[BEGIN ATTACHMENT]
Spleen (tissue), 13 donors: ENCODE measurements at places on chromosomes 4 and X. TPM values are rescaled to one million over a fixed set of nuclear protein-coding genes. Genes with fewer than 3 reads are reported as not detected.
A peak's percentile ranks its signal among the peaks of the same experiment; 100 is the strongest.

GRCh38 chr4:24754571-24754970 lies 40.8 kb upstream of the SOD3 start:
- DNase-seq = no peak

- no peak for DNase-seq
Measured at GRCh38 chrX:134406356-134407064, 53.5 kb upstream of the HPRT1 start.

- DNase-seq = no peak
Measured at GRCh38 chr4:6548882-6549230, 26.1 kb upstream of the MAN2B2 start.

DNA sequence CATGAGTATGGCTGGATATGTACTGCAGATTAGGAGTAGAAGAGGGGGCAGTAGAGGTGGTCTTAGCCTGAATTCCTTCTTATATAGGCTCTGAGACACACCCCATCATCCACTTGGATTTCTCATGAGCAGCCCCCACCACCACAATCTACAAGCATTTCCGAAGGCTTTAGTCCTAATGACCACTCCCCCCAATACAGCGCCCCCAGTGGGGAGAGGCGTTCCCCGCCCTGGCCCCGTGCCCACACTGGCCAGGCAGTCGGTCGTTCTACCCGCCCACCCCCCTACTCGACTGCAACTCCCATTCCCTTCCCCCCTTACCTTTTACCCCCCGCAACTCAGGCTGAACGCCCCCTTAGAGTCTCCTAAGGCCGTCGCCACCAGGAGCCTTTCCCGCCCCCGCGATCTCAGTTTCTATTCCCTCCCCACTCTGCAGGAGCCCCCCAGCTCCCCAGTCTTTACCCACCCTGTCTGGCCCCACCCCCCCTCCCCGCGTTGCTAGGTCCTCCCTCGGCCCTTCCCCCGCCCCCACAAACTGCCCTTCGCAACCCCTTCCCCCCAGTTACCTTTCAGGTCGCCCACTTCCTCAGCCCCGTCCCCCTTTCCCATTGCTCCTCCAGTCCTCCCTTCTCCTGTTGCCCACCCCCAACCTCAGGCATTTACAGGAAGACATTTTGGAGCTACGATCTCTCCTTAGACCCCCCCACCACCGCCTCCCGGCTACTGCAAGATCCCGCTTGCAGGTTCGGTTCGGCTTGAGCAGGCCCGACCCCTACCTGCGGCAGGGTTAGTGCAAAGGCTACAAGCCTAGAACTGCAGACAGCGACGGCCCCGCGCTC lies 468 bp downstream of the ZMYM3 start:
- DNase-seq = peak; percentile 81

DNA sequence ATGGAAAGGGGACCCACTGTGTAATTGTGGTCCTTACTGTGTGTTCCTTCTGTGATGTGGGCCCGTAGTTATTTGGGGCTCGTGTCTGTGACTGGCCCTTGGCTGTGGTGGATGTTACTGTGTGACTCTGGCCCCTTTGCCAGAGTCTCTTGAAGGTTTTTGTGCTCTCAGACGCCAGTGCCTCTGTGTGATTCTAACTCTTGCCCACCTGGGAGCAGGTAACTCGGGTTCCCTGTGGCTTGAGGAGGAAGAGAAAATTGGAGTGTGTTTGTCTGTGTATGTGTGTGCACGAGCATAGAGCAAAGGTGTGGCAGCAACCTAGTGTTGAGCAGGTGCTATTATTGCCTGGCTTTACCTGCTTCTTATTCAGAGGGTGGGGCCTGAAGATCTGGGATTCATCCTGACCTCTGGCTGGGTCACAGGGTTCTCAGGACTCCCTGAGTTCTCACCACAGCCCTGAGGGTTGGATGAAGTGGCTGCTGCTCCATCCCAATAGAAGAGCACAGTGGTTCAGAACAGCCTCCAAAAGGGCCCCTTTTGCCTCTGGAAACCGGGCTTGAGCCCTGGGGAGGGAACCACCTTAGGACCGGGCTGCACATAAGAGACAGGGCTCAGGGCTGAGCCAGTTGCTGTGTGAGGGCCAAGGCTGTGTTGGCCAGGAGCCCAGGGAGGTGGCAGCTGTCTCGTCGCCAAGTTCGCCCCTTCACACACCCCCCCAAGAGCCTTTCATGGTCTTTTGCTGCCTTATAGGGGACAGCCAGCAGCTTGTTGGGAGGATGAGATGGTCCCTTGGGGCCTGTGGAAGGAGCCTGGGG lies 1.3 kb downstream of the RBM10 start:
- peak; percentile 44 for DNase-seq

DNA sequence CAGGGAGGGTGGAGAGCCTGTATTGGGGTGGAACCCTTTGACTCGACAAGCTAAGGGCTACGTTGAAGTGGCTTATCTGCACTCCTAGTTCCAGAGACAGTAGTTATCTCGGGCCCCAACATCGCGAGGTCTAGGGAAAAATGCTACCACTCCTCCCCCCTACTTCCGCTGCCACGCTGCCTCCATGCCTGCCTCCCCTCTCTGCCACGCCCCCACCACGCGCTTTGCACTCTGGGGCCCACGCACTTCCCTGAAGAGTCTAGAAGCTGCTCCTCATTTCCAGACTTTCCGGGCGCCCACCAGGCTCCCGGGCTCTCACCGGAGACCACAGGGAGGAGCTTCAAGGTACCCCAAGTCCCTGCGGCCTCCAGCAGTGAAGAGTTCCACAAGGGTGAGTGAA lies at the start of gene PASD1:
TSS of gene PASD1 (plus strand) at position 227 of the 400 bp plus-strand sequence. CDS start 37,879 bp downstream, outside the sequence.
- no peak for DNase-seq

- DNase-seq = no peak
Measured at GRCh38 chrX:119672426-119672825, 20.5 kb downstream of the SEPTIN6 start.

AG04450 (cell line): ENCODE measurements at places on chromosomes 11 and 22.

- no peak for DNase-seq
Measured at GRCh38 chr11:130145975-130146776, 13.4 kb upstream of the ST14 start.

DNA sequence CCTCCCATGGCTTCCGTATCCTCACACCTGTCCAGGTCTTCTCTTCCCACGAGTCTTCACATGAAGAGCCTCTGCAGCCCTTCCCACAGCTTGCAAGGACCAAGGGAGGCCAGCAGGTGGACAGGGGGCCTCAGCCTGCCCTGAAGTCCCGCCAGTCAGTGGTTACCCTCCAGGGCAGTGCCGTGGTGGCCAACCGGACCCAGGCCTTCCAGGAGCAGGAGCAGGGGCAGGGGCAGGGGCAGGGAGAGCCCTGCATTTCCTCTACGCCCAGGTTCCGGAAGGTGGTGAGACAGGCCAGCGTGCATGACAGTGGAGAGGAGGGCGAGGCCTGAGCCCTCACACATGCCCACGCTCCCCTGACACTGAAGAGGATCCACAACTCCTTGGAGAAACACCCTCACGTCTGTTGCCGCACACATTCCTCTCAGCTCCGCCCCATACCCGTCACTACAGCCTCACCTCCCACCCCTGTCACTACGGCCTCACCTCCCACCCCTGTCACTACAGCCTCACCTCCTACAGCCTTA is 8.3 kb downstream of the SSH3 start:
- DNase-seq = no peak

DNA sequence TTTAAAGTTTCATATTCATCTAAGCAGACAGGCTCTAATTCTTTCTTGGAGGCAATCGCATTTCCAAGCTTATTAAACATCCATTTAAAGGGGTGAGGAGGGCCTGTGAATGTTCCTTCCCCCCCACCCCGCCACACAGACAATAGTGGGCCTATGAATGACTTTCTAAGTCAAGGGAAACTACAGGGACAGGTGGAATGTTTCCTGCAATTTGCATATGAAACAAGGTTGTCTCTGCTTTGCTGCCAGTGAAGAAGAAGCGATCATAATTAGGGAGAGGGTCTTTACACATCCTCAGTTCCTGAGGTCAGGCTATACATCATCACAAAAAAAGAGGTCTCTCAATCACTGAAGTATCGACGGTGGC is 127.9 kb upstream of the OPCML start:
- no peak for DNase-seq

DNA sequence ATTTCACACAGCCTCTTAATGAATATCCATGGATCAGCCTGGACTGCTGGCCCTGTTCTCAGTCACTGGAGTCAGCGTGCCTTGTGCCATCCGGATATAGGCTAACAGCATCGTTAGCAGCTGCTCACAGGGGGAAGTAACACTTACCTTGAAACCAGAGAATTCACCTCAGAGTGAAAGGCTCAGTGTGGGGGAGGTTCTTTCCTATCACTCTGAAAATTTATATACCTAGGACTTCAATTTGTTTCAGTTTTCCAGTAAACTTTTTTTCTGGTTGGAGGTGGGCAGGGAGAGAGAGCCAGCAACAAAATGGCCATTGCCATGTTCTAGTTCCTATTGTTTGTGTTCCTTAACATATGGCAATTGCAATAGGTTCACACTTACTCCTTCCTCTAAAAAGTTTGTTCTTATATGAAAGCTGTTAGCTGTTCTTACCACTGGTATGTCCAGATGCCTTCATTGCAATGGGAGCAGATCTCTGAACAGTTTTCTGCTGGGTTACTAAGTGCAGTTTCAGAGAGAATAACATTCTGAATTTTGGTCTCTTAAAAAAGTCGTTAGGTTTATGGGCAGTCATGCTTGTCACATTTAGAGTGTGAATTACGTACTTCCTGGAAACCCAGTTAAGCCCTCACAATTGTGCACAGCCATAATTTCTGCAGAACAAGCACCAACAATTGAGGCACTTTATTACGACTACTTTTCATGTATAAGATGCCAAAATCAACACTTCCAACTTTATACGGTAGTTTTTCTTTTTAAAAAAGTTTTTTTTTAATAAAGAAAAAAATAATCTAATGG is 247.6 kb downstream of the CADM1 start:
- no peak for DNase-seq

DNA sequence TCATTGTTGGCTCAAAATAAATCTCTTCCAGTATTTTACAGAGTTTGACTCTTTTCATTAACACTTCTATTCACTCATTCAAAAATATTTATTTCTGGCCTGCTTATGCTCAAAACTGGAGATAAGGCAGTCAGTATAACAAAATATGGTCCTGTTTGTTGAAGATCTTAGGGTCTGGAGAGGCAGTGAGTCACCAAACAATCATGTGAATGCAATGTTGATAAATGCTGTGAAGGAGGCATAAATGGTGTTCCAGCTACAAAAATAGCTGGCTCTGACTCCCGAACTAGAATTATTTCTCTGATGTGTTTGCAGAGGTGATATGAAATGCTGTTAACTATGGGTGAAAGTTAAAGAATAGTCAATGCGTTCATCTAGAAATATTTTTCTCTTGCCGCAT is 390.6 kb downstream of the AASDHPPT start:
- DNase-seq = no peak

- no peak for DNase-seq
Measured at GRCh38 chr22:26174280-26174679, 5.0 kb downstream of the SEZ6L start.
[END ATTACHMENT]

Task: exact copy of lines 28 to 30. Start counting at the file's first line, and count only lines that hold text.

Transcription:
- DNase-seq = no peak

- no peak for DNase-seq
Measured at GRCh38 chr22:26174280-26174679, 5.0 kb downstream of the SEZ6L start.